Emma Wolf has written an absolutely delicious novel. If you’re in for a detective story but have had it with overweight guys in their middle-life crisis drifting from one elaborate sadistic serial killer to the next, here’s a real whodunit – and what! – for your pleasure. If you love fantasy and a good story, but silly unrealistic details bug you and ruin your reading experience, this will keep you enchanted and satisfied. If you miss Scott and Bailey; if you’re getting impatient with Aaronovitch to get on with his Rivers of London; if you know your Diana Wynne Jones backwards and wish she were here to write another one, this one is for you. Crime, suburban fantasy, legal defense – genies, sprites, shedim, baobhan sith: what a set of tags!
The story is told by the criminal defense attorney Madeleine Sands, practicing in the suburbs of Houston, deep Texas. Maddy Sands is thirty something, single, good at her job and a tough lawyer, but kindhearted and a stickler for legal or other kind of ethics. Maddy is no action heroine, even if she won’t shun danger to follow a lead, especially to help her client. It is deeply satisfying to have a woman protagonist whose main focus is always her job, who may have her likes and crushes and friends and possibly a lover, but who is not defined by her relations to them but by her own thoughts and actions and feelings. Maddy is a truly free spirit (though not one of the actual sprites of the story), however much she upholds the rules of legal procedure.
Maddy finds herself in the middle of a case involving a teen-age shedim/genie, wrongly accused by his malicious self-made “master”. She discovers that also a lot of her previous customers have been fae, sprites and baobhan siths and what will you, being passed between the fae as a lawyer than can be trusted by them, and begins to realize the “preternatural” (for we are not unnatural but part of the Nature, as a sprite terms it) surrounds her to an extent she struggles to believe. Like any real lawyer, she has several cases and a life of her own running simultaneously, though towards the end many threads get woven together and make a new whole. The book closely resembles the archetypical narrative where a bunch of unlikely companions come together to achieve an impossible goal – save the world, win the princess and half the realm, defeat the monster. I really cannot dwell too much on the actual events or characters in the book, for that would be spoiling – so many things that may look like irrelevant details reveal themselves to be essential elements of the story that unfolds chapter by chapter to finally reveal the whole picture.
Emma Wolf terms her book also “low fantasy”. I assume she is referring to the delightful mixture of the real and the fantastic, magic and the practice of law from the perspective of how it really happens. A lawyer herself, she has the inside knowledge of the practice of law to provide the realistic setting for the fantastical. And her fantastic elements are as diligently researched as her legal background elements. But realistic facts and fantastic beings are not enough to create a book that is what I can only define as can’t put down -good. Magic is an exact science, and reading this book I also started to see that magic resembles the law a lot: the basics are set and binding and unforgiving, but the freedom slips in through how you are able to apply the set rules to a case. A genie or a lawyer may not be allowed to lie, but when pushed to the limit, they can present the truth in a way that will make you think the lie and swallow it.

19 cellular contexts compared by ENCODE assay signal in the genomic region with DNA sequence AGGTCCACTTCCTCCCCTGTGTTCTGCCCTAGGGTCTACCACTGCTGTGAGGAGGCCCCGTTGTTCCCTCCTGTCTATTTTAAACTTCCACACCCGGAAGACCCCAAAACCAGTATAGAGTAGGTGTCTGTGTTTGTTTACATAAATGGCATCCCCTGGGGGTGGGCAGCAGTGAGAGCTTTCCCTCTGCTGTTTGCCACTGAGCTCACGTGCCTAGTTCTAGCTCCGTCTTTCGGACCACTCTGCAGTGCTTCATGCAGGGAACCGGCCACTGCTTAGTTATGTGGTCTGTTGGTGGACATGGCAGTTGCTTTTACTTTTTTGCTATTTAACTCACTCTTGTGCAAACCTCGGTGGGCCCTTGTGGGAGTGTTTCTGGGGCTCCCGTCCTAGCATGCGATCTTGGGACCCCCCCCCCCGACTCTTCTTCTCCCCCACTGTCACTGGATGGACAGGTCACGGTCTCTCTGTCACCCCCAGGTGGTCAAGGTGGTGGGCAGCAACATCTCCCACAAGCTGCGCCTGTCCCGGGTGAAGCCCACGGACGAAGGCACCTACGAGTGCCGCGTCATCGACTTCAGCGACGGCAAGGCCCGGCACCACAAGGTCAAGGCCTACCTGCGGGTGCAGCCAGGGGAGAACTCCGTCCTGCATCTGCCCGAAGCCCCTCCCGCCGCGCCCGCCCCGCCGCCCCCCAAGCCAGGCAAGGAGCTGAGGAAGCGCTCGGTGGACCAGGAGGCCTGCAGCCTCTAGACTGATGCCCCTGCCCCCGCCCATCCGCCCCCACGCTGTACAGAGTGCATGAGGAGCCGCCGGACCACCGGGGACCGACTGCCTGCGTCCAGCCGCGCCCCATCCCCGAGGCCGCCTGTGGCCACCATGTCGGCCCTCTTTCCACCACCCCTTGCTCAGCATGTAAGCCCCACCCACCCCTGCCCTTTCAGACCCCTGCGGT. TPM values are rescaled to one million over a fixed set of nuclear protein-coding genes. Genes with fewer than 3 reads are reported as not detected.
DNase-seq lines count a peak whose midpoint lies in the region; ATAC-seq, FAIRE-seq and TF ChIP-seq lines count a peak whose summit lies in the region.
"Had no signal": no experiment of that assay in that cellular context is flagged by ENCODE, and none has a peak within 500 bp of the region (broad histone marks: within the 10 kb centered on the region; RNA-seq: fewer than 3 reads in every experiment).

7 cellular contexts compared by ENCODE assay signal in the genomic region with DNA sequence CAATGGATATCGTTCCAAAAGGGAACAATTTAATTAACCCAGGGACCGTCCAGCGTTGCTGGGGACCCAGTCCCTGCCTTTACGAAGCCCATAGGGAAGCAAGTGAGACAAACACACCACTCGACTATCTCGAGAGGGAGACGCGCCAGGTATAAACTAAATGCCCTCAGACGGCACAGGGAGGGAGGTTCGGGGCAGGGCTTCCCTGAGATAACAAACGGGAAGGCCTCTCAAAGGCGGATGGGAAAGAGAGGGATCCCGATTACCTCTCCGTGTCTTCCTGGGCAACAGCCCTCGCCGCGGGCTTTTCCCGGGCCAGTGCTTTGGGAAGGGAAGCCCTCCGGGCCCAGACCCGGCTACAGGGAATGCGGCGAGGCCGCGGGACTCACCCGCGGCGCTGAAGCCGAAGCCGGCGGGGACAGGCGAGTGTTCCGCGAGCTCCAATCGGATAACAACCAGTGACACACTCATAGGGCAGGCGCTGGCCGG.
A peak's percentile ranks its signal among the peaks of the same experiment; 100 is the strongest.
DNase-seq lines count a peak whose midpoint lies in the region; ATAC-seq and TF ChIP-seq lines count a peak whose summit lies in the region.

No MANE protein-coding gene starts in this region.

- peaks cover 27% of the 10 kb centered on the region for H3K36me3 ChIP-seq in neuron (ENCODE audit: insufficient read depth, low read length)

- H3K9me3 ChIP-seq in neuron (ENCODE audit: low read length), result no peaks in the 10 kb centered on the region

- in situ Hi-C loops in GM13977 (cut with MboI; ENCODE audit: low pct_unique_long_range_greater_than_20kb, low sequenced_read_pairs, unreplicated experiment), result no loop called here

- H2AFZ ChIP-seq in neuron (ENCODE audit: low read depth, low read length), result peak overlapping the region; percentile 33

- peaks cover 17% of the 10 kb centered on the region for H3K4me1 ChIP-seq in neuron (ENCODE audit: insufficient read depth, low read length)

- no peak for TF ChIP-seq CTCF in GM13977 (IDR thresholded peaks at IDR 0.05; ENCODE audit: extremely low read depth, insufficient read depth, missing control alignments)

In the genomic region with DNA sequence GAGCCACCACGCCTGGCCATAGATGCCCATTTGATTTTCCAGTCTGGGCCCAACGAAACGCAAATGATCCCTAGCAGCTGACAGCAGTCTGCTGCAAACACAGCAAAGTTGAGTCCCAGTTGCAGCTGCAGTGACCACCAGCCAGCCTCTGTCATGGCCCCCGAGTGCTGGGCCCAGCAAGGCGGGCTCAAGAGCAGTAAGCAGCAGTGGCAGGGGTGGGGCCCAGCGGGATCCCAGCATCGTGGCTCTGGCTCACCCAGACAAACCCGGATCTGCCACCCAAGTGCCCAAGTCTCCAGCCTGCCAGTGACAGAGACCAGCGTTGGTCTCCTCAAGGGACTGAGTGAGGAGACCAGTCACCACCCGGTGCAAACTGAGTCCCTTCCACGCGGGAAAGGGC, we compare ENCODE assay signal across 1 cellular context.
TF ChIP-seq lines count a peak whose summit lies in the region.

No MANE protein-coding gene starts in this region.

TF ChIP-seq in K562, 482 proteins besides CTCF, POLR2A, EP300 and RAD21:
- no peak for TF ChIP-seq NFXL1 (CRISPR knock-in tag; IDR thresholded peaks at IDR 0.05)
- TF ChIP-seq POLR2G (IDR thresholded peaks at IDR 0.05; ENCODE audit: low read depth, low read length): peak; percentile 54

Emma Wolf has that magic touch that is a mark of a great storyteller, she makes her facts breath and her fantasy convince. I am much reminded of the inimitable way Diana Wynne Jones mingles magic with the everyday reality, though Wolf’s book is not an imitation of anybody else’s style but truly her own. Wolf’s characters are alive, intriguing, entertaining, infuriating, believable; her narrative lightens surroundings and buildings, character quirks and sudden delicious details of description: “assorted upper class snobbery in The Woodlands” “His use of fifty-cent words irritated me” “An older man with a beard that would have impressed ZZ Top answered the door” “We call ourselves Organized Union Resisting the Oppression of the Ways of Nature. Or ‘OUR OWN’ for short”. “Low fantasy” may be a classifying term, implying that the book is not set in a whole new universe created for the purpose, but is firmly anchored in this one we’re living in. But don’t be fooled into thinking that the fantasy is weak or diluted or an ornamental bling – it is the fundamental element of the mystery and its solution, not to mention defining quality of several characters in the book.
I’m sorry not to have many critical notions to present – there may be a residue of typos, and I’m left wondering what happened to Maddy Sand’s ethical qualms and principles (wink) – but my main complaint is that this book howls for sequels. It should be the first of a comfortably thick set of 4 – 5 volumes already on my bookshelves so that I can go on to the next after having put down this. Thank you Emma Wolf for the “Sealed Fate”, and I’ll be waiting for those other cases to follow!
(reviewed 2 days after purchase)